2
\$\begingroup\$

First time using React.

Here is a demo: https://ostralyan.github.io/flood-fill/

Game Component

import React from 'react';
import Board from './Board';
import Options from './Options';
export default class Game extends React.Component {
  constructor(props) {
    super(props);
    this.state = {};
    this.state.widthOfSquare = 10;
    this.state.squaresPerRow = 50;
    this.state.numberOfColors = 3;
    this.state.includeDiagonals = false;

    this.state.colors = this.generateColors(this.state.numberOfColors);
    this.state.squares = this.generateSquares(
      this.state.colors,
      this.state.squaresPerRow,
      this.state.numberOfColors
    );

    this.resetBoard = this.resetBoard.bind(this);
  }

  resetBoard(widthOfSquare, squaresPerRow, numberOfColors, includeDiagonals) {
    const colors = this.generateColors(numberOfColors);

    const state = {
      widthOfSquare,
      squaresPerRow,
      numberOfColors,
      includeDiagonals,
      colors: colors,
      squares: this.generateSquares(colors, squaresPerRow, numberOfColors)
    }

    this.setState(state);
  }

  generateColors(numberOfColors) {
    const colors = [];
    for (let i = 0; i < numberOfColors; i++) {
      colors[i] = '#' + (Math.random() * 0xFFFFFF << 0).toString(16);
    }
    return colors;
  }

  generateSquares(colors, squaresPerRow, numberOfColors) {
    const squares = []
    for(let i = 0; i < squaresPerRow; i++) {
      squares[i] = [];
      for(let j = 0; j < squaresPerRow; j++) {
        squares[i][j] = {
          color: this.getColor(colors, numberOfColors),
          visited: false
        }
      }
    }
    return squares;
  }

  getColor(colors, numberOfColors) {
    const numberBetweenZeroAndFour = Math.floor((Math.random() * numberOfColors));
    return colors[numberBetweenZeroAndFour];
  }

  render() {
    return (
      <div className="game">
        <div className="game-board">
          <Options
            onReset={this.resetBoard}
            widthOfSquare={this.state.widthOfSquare}
            squaresPerRow={this.state.squaresPerRow}
            numberOfColors={this.state.numberOfColors}
            includeDiagonals={this.state.includeDiagonals}
          />
          <Board 
            widthOfSquare={this.state.widthOfSquare}
            squaresPerRow={this.state.squaresPerRow}
            numberOfColors={this.state.numberOfColors}
            includeDiagonals={this.state.includeDiagonals}
            squares={this.state.squares}
            colors={this.state.colors}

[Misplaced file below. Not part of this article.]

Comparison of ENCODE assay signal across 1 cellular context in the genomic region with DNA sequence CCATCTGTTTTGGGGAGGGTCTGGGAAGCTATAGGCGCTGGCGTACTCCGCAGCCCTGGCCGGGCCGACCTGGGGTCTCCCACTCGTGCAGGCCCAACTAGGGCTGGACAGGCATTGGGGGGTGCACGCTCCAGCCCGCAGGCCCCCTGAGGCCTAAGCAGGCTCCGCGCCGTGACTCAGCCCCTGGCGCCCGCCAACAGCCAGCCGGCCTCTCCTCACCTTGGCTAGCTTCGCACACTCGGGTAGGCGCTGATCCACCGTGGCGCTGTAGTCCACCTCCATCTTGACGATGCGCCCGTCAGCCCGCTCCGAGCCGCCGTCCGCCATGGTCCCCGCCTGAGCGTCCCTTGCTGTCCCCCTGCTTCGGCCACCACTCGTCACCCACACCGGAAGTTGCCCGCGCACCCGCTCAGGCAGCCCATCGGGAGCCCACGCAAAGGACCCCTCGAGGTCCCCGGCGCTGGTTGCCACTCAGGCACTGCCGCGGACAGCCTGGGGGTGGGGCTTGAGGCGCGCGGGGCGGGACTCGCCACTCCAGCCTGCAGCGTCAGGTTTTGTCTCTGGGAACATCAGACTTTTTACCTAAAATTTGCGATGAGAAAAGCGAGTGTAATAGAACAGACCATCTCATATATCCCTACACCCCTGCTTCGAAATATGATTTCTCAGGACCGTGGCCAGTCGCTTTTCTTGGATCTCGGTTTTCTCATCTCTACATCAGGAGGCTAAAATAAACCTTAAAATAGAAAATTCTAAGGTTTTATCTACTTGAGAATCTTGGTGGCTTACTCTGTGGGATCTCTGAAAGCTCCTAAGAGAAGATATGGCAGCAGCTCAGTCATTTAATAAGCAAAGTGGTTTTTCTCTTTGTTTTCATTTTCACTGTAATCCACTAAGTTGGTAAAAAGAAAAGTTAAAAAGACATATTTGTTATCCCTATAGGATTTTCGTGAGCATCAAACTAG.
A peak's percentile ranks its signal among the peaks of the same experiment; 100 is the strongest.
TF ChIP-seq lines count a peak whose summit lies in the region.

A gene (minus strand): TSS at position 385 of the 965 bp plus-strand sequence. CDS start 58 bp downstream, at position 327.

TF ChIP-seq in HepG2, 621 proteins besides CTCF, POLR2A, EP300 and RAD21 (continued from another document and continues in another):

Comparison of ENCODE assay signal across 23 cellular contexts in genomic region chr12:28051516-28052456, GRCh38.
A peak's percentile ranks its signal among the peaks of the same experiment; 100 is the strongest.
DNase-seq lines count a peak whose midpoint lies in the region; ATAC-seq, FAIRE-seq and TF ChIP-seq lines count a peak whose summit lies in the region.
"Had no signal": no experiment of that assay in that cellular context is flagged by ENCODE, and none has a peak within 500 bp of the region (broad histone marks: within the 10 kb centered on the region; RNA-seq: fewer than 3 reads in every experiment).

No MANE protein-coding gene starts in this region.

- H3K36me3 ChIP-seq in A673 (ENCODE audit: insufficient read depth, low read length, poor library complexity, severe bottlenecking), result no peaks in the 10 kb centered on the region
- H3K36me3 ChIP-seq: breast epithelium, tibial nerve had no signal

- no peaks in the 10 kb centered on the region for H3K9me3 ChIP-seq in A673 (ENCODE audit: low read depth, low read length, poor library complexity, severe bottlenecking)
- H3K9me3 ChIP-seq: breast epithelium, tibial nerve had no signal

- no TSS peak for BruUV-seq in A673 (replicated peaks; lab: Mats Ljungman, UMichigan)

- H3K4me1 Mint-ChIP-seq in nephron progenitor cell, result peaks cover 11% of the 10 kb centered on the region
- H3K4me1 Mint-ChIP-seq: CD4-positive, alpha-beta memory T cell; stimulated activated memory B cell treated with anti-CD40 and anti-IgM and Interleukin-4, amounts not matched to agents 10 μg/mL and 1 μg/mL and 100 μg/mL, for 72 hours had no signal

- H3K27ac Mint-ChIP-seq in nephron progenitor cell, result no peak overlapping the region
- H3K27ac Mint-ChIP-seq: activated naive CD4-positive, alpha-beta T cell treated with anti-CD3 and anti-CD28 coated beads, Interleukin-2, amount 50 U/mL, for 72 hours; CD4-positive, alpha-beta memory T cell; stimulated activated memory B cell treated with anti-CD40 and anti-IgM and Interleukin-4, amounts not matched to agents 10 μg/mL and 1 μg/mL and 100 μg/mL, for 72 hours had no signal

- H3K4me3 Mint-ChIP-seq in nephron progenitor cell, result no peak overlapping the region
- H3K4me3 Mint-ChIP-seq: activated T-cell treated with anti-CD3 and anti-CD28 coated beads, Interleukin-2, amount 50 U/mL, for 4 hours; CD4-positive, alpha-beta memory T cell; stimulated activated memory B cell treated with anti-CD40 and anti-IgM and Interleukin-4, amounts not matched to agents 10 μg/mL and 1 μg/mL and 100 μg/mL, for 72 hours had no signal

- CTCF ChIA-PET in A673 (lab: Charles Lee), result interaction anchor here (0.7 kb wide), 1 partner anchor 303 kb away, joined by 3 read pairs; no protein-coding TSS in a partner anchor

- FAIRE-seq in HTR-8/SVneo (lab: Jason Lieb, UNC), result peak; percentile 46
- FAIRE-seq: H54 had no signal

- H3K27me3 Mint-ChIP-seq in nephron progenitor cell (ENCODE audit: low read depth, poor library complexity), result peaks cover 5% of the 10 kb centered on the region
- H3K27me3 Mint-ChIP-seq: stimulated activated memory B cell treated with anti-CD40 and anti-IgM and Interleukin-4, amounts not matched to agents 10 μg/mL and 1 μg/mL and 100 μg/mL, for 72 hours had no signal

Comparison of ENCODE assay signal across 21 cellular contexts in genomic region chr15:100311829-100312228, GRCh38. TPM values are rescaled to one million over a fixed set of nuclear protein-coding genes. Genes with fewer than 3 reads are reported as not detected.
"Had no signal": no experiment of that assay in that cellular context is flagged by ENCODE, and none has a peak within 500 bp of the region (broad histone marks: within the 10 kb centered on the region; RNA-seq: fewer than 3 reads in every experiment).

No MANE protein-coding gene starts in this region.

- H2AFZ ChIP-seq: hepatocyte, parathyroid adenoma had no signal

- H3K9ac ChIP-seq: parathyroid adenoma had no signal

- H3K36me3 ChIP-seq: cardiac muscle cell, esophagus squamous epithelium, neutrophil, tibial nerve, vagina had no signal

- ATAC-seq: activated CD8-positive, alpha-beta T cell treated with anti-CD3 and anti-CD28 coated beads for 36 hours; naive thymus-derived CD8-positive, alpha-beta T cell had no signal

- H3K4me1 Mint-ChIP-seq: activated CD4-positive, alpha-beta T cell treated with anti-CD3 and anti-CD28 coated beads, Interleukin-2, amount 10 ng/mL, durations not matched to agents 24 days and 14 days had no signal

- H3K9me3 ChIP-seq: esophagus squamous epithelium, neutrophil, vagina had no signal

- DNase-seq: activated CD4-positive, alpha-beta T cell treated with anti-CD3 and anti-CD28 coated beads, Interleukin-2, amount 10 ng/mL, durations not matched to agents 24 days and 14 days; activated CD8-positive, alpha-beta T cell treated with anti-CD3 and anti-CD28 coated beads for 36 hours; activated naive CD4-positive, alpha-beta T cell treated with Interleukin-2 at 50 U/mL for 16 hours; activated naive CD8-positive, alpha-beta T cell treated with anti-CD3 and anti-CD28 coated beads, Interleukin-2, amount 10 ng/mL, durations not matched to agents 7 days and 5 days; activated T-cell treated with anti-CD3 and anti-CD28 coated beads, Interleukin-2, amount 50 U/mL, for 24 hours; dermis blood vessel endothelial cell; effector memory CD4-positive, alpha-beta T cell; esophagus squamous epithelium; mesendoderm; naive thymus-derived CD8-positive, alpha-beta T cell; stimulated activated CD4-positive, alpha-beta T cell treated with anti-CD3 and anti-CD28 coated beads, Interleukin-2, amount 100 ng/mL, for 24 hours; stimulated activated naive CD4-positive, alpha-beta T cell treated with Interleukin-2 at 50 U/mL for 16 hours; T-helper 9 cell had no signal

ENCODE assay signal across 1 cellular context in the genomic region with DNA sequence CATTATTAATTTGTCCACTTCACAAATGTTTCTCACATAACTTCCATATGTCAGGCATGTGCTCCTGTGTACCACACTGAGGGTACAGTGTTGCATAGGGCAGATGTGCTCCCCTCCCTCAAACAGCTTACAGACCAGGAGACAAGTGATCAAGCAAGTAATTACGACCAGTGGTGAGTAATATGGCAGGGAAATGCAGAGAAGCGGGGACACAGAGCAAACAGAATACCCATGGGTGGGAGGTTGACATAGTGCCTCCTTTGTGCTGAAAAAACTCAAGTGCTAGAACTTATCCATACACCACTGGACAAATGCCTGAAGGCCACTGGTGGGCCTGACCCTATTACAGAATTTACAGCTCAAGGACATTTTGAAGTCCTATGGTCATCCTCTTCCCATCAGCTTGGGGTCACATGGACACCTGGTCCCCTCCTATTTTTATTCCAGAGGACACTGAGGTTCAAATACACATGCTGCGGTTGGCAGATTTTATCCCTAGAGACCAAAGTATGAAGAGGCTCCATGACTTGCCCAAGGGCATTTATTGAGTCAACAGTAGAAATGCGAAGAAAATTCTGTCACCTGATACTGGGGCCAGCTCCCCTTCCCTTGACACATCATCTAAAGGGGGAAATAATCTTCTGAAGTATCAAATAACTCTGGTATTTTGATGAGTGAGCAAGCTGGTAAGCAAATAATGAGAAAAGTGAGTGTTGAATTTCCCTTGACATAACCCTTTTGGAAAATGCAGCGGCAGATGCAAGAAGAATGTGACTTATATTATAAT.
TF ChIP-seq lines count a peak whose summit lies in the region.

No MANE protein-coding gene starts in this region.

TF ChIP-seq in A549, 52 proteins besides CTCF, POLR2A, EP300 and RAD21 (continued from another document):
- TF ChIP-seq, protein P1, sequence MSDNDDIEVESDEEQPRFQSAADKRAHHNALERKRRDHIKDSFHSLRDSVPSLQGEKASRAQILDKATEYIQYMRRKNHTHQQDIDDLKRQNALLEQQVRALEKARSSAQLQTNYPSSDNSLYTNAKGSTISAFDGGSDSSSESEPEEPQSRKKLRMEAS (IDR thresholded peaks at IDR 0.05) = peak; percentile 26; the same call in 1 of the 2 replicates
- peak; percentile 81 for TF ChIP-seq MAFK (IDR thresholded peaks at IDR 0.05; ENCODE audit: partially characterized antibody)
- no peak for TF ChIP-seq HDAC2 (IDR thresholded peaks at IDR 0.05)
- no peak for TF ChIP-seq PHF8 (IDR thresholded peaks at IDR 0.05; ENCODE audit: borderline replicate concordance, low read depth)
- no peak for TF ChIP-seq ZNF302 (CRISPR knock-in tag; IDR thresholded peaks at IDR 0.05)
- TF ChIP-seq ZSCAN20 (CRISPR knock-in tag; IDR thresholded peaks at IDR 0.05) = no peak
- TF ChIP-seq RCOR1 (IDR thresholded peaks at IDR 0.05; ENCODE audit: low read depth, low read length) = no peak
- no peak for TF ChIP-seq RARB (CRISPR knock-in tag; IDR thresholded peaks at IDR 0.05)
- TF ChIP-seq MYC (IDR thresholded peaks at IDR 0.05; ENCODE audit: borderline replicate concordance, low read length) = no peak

/>
        </div>
      </div>
    );
  }
}

Board Component

import React from 'react';
import Square from './Square';

export default class Board extends React.Component {
  constructor(props) {
    super(props);
    this.state = {};
  }

  floodFillRecursive(i, j) {
    const oldColor = this.props.squares[i][j].color;
    const newColor = this.getUniqueRandomColor(oldColor);
    const squares = this.props.squares.slice();

    this.floodFillHelper(squares, i, j, oldColor, newColor);
    this.clearVisisted(squares);
    this.setState({ squares: squares });
  }

  floodFillRecursiveHelper(squares, i, j, oldColor, newColor) {
    // check out of bounds
    if (i < 0 || i > this.props.squaresPerRow - 1) return;
    if (j < 0 || j > this.props.squaresPerRow - 1) return;
    // check if it's visited
    if (squares[i][j].visited) return;
    // Indicate node has been visited
    squares[i][j].visited = true;
    // check if it's same color
    if (squares[i][j].color !== oldColor) return;
    // set the current color to the new color and mark node as visited.
    squares[i][j].color = newColor;
    // recurse through up, down, left, right boxes.
    this.floodFillRecursiveHelper(squares, i + 1, j, oldColor, newColor);
    this.floodFillRecursiveHelper(squares, i - 1, j, oldColor, newColor);
    this.floodFillRecursiveHelper(squares, i, j + 1, oldColor, newColor);
    this.floodFillRecursiveHelper(squares, i, j - 1, oldColor, newColor);

    if (this.props.includeDiagonals) {
      this.floodFillRecursiveHelper(squares, i + 1, j + 1, oldColor, newColor);
      this.floodFillRecursiveHelper(squares, i - 1, j + 1, oldColor, newColor);
      this.floodFillRecursiveHelper(squares, i + 1, j + 1, oldColor, newColor);
      this.floodFillRecursiveHelper(squares, i - 1, j - 1, oldColor, newColor);
    }
  }

  floodFillIterative(i, j) {
    const oldColor = this.props.squares[i][j].color;